The study has considered these, and other arguments, for and against a levy, quantifying the probable effects wherever possible. It considered a range of different scenarios:
- Scenario 0: No levy, i.e. business as usual.
- Scenario 1A: A levy of 10p on plastic but not paper bags, covering all businesses (as proposed in the Bill).
- Scenario 1B: A levy of 10p on plastic but not paper bags, covering all businesses except small and medium sized enterprises ( SMEs) and charities.
- Scenario 2A: A levy of 10p on plastic and paper bags, covering all businesses.
- Scenario 2B: A levy of 10p on plastic and paper bags, covering all businesses except SMEs and charities.
A wide range of evidence has been used to inform the study. This includes experience from the PlasTax in Ireland and voluntary schemes in the UK along with results from life cycle analysis ( LCA) studies from France and Australia.
The study does not make a judgement on whether, on balance, such a levy should be introduced, but provides evidence on the main effects expected under each of the four levy scenarios.
A levy would cause a set of interacting effects. The study is predicated on evidence that a levy would stimulate a switch away from use of plastic bags (by typically 90%). If only plastic bags were to be levied (scenarios 1A and 1B), then studies and experience elsewhere suggest that there would be some shift in bag usage to paper bags (which have worse environmental impacts). This study is based on this experience of behaviour change.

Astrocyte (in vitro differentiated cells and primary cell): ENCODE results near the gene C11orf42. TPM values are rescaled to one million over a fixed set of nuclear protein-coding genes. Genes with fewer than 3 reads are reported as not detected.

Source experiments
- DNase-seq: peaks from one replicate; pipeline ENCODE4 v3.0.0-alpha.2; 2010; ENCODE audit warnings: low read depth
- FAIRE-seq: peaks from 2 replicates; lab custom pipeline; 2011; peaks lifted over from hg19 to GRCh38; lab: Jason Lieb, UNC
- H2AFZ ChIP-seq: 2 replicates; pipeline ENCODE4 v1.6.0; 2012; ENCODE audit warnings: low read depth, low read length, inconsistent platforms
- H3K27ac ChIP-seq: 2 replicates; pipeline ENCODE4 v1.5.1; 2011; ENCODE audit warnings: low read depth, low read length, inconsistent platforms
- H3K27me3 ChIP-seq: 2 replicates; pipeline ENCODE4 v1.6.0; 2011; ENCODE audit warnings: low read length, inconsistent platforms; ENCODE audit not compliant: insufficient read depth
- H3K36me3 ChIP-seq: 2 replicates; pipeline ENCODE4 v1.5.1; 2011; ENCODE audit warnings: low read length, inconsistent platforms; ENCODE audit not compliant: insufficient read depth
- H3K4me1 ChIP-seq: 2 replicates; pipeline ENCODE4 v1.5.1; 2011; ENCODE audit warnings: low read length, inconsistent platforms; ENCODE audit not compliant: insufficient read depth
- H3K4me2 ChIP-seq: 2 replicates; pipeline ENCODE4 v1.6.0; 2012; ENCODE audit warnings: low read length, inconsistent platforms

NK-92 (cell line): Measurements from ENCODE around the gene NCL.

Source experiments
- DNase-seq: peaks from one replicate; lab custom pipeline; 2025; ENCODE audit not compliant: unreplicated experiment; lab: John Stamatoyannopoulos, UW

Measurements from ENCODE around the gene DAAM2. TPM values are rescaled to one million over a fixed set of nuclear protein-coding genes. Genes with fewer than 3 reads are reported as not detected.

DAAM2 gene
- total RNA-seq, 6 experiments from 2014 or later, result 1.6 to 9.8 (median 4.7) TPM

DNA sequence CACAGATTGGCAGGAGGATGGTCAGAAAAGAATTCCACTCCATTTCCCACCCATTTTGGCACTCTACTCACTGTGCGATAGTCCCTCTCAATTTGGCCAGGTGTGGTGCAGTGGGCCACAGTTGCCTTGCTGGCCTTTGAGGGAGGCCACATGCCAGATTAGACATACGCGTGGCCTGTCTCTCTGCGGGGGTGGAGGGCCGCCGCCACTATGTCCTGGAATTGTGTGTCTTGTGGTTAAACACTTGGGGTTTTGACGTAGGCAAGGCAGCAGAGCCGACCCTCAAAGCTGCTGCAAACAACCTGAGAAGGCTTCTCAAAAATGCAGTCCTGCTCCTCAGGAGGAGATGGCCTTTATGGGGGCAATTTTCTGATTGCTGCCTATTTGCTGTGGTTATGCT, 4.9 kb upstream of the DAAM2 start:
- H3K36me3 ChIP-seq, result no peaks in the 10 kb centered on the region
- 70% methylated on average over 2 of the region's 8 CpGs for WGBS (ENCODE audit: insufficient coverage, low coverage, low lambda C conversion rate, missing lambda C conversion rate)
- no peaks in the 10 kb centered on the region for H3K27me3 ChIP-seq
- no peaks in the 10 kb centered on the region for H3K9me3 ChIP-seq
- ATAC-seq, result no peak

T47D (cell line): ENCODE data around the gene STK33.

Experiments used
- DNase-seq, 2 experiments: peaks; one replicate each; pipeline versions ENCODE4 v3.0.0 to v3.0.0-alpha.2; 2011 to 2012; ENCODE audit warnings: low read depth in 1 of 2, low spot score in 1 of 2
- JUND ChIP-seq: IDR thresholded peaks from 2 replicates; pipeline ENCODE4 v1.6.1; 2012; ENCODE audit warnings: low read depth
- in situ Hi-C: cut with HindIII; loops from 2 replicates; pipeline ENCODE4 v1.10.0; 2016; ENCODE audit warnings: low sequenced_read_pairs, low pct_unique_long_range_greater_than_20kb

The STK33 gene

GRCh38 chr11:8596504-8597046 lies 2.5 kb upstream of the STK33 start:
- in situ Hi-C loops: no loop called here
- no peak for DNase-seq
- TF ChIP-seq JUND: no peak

In each of the areas considered - environment, consumers, business, waste and local authorities - there would therefore be a complicated set of effects, but in general:
The environmental impact of each of the four levy scenarios was assessed using 8 indicators. These include energy, water, waste and litter. Under the levy as proposed (scenario 1A) 5 out of the 8 indicators show an improvement.
There are different impacts under each levy scenario. In particular, including paper bags increases the potential environmental benefits of a levy ( e.g. scenario 2A or 2B) where all 8 indicators improve.
In all cases the changes in environmental indicators due to a levy are modest ( i.e. 1% or less) in comparison to overall environmental impacts from other activities in Scotland (as shown in Table A3.7).
Consumers act to reduce the financial impact by switching away from use of carrier bags. This limits the detrimental financial impact for consumers to a maximum of £10 per person per year.
The impacts would be positive for food retailers, and detrimental for non-food retailers and other businesses such as plastic bag manufacturers.
Under scenarios 1A and 1B waste increases due to a switch from plastic to paper bags. When paper bags are included in the levy ( e.g. scenario 2A or 2B) waste arisings fall. The greatest increase, 5,409 tonnes, is for scenario 1A, while the greatest decrease, 4,993 tonnes, is for scenario 2A. These should be compared against total household waste arisings of 2,094,872 tonnes pa [ SEPA], a 0.26% increase and a 0.24% decrease respectively.